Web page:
Nikos Aslanidis can hardly be called a pleaser. His paintings can look rather grim, leading us into dark ages, showing people in the battle of life. The question coming up while visiting his exhibition in Emsdetten is how much of our own era, and our own lives, is reflected in the paintings. The artist’s goal is to make timeless painting, and he is not worried about ‘being contemporary’ or introducing props that refer to current issues. Yet, the situations depicted aren’t that far from home. Timeless means here, that it also suits our time. In each painting there is a figure engaged in some kind of work or activity, as can be figured from titles like The Gardener, The Alchemist or The Hunter. The good news is that Aslanidis presents his vision always with an understanding of order, with nuance and also with beauty. As a painter he seems to find a task in making situations of life presentable and worth looking at with curiosity or wonder, no matter how uncomfortable or tense they are.

The Thessaloniki based artist has his first institutional solo exhibition in Germany, ‘Corpora’ at the Emsdettner Kunstverein up till 15 March 2020. Jurriaan Benschop will introduce the work of the artist at the opening on 2 February 2020.

‘Trees’ at Kunsthalle Düsseldorf

A visit to the exhibition ‘Trees’ with works by Carroll Dunham and Albert Oehlen made me think about the difference between motif and subject matter, or even ‘content,’ in painting. The fact that both artists paint trees was taken as the glue for this duo presentation in the Kunsthalle Düsseldorf. Yet, one should not get too philosophical (or ecological, or symbolical) about that. The tree here is a formal motif – a vehicle to construct a painting, and as far I can see it does not connect the painters in a deeper way. What I like mostly about the show are Oehlen’s large paintings where the shapes of a bare, winter tree counteracts with geometric color fields. At times the trees resemble human or animal figures in their dynamic shapes. The exhibition becomes interesting where trees stop to be just trees…

The exhibition is on view from 30 November 2019 till 1 March 2020 at Kunsthalle Düsseldorf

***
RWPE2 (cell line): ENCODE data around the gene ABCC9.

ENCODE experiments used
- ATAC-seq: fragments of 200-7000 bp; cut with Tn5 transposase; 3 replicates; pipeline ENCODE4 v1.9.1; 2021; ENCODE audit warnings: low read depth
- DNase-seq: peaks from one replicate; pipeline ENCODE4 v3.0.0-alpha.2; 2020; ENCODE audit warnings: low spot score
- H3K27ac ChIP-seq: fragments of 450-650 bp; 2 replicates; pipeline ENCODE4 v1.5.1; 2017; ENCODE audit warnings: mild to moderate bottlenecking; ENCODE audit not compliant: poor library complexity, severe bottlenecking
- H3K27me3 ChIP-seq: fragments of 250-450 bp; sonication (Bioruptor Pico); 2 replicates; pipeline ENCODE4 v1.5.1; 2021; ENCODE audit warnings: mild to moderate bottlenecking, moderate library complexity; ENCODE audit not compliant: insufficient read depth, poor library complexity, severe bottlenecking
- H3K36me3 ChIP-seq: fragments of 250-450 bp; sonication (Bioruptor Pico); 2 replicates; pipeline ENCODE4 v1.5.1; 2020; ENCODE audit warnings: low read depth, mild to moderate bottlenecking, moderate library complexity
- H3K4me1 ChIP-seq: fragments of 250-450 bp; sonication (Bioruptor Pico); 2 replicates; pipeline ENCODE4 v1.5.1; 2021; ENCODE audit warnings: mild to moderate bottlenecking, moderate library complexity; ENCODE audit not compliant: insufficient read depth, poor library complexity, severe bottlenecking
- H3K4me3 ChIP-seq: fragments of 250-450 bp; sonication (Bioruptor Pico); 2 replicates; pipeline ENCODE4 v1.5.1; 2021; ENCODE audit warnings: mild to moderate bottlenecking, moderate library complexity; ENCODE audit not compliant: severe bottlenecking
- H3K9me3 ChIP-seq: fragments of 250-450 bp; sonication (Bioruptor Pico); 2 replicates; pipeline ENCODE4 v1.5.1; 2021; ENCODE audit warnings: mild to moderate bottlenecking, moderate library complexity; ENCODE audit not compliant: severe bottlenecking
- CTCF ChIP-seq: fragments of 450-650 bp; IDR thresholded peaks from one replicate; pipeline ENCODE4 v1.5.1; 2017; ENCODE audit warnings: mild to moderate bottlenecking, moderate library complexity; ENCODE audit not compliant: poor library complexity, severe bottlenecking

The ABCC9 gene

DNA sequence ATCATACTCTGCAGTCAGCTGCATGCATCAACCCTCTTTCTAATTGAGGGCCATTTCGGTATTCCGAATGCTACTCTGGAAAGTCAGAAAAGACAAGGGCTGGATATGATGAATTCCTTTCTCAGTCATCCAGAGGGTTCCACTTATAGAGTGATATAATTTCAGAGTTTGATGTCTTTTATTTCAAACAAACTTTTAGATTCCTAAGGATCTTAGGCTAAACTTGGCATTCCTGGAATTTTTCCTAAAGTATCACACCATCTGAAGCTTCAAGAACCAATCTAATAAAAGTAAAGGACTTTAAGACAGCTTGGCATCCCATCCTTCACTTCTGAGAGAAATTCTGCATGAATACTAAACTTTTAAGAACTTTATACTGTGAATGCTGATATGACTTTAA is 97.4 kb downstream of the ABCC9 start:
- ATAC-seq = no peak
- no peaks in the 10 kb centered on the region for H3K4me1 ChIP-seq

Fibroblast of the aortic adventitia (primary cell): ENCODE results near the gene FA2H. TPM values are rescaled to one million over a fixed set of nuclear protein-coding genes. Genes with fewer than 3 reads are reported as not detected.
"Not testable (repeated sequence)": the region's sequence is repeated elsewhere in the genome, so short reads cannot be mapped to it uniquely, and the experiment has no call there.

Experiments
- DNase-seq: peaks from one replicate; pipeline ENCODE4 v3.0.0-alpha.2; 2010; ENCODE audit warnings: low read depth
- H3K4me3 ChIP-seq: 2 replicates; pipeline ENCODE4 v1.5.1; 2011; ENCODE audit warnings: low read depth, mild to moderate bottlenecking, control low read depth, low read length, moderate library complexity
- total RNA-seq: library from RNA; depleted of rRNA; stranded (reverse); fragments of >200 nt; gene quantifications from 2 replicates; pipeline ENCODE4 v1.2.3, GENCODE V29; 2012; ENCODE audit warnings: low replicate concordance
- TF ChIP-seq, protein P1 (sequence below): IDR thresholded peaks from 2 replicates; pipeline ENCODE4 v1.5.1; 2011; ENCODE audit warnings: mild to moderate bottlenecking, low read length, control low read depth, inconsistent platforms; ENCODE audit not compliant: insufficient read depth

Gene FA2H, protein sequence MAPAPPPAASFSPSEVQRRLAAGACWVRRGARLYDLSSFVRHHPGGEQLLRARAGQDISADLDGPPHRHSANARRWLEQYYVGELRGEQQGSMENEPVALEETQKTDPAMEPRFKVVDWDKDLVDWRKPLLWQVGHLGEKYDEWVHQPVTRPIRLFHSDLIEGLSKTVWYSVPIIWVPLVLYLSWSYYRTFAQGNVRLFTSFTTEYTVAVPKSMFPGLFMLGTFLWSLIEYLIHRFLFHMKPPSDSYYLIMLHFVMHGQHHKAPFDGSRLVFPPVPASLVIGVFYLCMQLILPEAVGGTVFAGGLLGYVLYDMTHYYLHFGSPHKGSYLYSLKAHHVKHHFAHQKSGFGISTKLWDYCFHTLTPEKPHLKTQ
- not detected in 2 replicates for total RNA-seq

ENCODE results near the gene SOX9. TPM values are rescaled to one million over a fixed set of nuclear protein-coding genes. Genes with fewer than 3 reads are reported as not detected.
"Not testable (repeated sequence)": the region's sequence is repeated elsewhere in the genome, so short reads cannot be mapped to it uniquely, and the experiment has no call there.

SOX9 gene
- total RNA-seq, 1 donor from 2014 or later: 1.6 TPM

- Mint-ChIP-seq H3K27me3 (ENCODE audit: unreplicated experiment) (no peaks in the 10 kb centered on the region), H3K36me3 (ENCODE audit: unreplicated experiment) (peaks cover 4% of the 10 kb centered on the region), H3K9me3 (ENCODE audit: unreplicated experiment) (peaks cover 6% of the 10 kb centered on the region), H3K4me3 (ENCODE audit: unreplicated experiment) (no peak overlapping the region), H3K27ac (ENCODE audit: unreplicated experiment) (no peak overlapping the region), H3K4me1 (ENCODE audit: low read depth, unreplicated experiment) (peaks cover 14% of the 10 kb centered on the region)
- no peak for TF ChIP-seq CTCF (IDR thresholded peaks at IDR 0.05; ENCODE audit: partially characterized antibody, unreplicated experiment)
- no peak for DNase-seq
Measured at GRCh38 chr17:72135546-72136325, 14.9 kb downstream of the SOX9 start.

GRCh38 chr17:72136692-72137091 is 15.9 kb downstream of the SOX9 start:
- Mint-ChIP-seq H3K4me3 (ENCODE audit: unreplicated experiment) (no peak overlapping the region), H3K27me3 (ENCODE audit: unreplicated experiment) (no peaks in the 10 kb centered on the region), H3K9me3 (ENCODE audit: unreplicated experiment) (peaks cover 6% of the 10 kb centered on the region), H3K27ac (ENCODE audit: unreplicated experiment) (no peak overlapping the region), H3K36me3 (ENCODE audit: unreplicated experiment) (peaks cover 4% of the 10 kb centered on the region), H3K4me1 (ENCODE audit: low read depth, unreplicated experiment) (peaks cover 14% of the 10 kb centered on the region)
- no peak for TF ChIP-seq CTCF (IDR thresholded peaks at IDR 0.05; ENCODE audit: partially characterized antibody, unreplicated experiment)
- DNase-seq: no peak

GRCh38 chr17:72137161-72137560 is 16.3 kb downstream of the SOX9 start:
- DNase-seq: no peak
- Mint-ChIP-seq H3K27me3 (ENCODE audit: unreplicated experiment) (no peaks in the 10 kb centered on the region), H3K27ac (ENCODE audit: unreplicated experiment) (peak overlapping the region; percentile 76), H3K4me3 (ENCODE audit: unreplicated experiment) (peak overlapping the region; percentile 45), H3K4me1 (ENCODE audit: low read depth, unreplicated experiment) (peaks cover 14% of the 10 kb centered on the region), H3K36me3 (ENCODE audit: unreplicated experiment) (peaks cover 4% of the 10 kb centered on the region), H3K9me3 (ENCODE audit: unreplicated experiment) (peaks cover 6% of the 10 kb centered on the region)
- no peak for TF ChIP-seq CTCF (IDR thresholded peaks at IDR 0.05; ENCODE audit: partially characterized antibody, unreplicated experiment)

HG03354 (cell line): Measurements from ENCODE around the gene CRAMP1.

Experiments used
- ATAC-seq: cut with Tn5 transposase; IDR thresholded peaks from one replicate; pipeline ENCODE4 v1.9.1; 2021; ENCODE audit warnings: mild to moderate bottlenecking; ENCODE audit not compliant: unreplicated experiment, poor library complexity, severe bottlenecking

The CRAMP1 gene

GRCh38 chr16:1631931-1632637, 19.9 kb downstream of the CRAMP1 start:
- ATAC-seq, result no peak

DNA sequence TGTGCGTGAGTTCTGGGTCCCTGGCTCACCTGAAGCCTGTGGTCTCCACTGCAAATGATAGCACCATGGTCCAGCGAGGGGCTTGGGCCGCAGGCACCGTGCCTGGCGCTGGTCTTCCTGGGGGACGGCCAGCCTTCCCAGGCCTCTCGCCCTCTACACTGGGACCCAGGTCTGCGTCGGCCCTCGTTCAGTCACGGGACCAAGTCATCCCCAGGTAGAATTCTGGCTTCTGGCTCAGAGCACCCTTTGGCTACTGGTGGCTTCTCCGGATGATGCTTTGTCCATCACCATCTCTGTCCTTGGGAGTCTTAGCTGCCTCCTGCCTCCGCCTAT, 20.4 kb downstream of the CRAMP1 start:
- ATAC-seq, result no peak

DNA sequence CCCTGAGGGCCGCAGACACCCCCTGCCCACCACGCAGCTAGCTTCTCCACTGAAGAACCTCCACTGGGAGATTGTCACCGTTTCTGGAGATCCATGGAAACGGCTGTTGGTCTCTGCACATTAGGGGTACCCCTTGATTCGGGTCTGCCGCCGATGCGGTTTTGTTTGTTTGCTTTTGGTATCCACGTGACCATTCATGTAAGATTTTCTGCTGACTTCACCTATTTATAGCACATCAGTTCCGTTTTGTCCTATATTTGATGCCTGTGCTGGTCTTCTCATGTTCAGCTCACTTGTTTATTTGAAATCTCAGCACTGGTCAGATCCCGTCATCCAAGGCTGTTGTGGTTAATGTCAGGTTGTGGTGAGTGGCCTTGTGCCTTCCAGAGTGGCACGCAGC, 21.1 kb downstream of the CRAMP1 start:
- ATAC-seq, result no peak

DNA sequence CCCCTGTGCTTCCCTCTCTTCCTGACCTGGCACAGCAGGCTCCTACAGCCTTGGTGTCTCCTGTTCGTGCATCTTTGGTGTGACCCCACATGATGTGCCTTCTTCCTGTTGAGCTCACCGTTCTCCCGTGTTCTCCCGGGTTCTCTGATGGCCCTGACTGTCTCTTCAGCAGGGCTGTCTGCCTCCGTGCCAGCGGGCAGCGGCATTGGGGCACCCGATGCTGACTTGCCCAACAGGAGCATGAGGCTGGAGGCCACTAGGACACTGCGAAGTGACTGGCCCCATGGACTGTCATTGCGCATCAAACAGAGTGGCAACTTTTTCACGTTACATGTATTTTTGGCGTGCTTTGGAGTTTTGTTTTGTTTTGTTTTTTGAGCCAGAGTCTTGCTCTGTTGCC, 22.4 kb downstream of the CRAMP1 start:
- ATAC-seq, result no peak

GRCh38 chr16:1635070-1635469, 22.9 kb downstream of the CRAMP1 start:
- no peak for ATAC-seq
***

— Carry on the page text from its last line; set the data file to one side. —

Lecture Rethink Painting at HBK Essen

On December 3rd, 2019, Jurriaan Benschop will be at the HBK Essen, Germany, for a talk in the series ‘Rethink Painting’, initiated by Nicola Stäglich and Sabine Bartelsheim. He will discuss the work of some contemporary painters, among them Kaido Ole, Bernard Frize, Bridget Riley, Janis Avotins, Béatrice Dreux and Paula Rego. Included will be reflections on the question How to write/speak about painting in the current era of stylistic pluralism? View details and announcement HBK here

Helmut Federle in Basel

The first thing that strikes one about the six large paintings on display at the Kunstmuseum Basel and made over a span of 25 years, beginning in 1980, is that their scale feels American. Few artists paint this monumentally in Europe. Yet the sensibility of Helmut Federle’s work is also European, melancholic in tone and subtle in its application of paint. Even though these notions are generalised, they lead to an important transatlantic quality of Federle’s painting. The Swiss-born artist, based in Vienna and in his mid-seventies, has travelled the globe often and eagerly. He has absorbed notions about scale and colour, values and beliefs, from different cultures. A four-year stay in the US from 1979 onwards was important to his development, just as the discovery of postwar abstract American painting made an impact, during the 1960s, on the very museum in which his work is now showing.